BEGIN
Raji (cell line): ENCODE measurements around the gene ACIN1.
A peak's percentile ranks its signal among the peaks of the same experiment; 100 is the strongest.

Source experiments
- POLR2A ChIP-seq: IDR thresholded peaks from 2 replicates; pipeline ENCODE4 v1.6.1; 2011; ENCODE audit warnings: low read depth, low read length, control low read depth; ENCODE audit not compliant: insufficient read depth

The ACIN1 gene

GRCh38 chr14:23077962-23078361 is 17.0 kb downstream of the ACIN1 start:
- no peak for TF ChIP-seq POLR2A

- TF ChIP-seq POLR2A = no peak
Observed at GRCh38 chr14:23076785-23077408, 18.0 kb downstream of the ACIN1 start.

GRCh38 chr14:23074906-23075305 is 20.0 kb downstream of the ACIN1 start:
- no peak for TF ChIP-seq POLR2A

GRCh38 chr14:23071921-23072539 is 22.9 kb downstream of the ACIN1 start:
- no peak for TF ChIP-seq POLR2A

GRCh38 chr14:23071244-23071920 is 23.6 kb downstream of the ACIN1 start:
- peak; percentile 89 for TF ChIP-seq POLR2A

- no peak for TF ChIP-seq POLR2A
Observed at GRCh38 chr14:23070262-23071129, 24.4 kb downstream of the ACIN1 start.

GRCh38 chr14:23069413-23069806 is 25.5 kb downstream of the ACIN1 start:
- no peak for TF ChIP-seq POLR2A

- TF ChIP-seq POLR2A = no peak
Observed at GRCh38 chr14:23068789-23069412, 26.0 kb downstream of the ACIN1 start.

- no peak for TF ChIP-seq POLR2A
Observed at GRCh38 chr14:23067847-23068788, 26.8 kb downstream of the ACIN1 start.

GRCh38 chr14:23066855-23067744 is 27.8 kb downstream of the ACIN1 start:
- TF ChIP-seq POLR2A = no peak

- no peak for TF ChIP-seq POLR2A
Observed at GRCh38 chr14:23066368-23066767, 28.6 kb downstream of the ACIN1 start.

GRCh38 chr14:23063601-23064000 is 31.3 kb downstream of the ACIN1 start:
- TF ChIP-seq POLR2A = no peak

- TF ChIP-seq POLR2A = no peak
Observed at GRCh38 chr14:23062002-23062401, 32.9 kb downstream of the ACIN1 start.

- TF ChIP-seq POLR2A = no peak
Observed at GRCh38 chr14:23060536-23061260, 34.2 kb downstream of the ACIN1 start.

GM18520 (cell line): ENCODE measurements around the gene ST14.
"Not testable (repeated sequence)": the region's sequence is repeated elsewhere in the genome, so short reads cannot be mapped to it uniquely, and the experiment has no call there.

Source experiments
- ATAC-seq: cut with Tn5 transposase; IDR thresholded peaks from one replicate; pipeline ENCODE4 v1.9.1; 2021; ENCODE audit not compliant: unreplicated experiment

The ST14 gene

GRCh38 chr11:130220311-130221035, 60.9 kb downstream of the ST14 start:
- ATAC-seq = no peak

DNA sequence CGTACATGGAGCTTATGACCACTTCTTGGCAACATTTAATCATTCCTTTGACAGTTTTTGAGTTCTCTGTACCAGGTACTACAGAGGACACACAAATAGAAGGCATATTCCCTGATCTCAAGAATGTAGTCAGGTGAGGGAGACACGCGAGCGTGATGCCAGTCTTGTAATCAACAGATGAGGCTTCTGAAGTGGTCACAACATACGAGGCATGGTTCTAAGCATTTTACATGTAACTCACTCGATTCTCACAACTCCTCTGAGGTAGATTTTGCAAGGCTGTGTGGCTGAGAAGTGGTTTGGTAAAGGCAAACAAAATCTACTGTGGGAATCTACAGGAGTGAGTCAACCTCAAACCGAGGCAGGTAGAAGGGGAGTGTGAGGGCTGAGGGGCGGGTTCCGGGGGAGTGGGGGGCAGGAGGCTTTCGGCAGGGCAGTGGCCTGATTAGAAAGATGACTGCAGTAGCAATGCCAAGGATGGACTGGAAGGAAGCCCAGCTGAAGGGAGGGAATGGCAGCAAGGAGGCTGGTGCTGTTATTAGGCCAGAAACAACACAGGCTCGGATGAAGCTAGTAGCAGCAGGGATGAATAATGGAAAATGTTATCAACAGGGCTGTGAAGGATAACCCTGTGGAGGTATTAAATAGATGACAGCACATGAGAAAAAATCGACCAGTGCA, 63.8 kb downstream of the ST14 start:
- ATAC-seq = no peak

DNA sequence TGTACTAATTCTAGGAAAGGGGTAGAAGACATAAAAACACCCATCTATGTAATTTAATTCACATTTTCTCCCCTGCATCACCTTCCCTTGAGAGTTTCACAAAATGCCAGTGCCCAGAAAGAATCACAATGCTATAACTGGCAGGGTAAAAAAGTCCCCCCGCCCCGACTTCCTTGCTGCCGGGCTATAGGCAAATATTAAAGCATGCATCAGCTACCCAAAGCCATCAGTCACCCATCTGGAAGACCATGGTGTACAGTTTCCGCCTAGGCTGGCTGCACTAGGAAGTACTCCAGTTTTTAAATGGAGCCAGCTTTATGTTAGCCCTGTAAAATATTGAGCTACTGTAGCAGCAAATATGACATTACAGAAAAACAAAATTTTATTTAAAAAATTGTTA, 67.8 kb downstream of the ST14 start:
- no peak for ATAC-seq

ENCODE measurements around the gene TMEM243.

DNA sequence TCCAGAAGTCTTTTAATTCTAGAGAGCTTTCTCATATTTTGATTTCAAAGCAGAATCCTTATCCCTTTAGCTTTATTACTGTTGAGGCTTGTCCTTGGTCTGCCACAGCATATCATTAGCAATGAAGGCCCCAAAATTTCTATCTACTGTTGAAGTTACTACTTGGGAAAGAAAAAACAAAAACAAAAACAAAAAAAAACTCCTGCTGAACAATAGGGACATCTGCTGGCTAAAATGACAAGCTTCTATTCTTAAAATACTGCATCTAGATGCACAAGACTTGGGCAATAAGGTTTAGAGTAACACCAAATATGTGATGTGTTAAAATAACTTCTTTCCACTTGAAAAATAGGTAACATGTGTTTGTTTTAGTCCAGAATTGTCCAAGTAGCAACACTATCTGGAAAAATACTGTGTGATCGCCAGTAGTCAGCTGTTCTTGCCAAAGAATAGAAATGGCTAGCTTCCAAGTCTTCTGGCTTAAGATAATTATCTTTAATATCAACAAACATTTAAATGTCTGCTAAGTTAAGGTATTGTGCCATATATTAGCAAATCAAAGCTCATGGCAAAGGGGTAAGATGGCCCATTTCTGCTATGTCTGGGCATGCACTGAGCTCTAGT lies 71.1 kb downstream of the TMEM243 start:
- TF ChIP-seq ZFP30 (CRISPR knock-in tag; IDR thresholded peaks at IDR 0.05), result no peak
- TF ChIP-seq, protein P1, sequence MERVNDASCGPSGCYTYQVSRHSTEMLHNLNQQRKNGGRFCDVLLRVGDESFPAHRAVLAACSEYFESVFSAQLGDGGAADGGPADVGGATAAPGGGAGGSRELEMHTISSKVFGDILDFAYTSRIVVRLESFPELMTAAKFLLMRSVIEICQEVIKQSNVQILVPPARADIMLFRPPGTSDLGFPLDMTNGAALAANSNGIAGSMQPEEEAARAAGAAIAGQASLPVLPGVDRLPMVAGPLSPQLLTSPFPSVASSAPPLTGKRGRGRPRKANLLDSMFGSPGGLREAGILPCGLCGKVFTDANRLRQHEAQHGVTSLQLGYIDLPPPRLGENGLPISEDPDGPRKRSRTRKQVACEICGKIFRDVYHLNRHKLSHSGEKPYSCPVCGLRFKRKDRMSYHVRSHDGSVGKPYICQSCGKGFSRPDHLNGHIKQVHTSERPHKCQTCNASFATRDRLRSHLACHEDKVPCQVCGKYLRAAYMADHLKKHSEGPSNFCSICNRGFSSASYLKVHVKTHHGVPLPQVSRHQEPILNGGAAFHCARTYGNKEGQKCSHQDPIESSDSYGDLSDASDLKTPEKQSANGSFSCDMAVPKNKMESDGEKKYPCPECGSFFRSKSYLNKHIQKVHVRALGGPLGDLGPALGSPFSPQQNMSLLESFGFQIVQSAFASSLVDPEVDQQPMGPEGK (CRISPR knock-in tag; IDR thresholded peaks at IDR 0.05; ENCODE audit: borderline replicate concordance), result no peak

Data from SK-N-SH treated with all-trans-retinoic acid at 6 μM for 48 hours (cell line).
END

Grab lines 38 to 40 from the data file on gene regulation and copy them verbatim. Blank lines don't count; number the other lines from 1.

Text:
The ST14 gene

GRCh38 chr11:130220311-130221035, 60.9 kb downstream of the ST14 start:
- ATAC-seq = no peak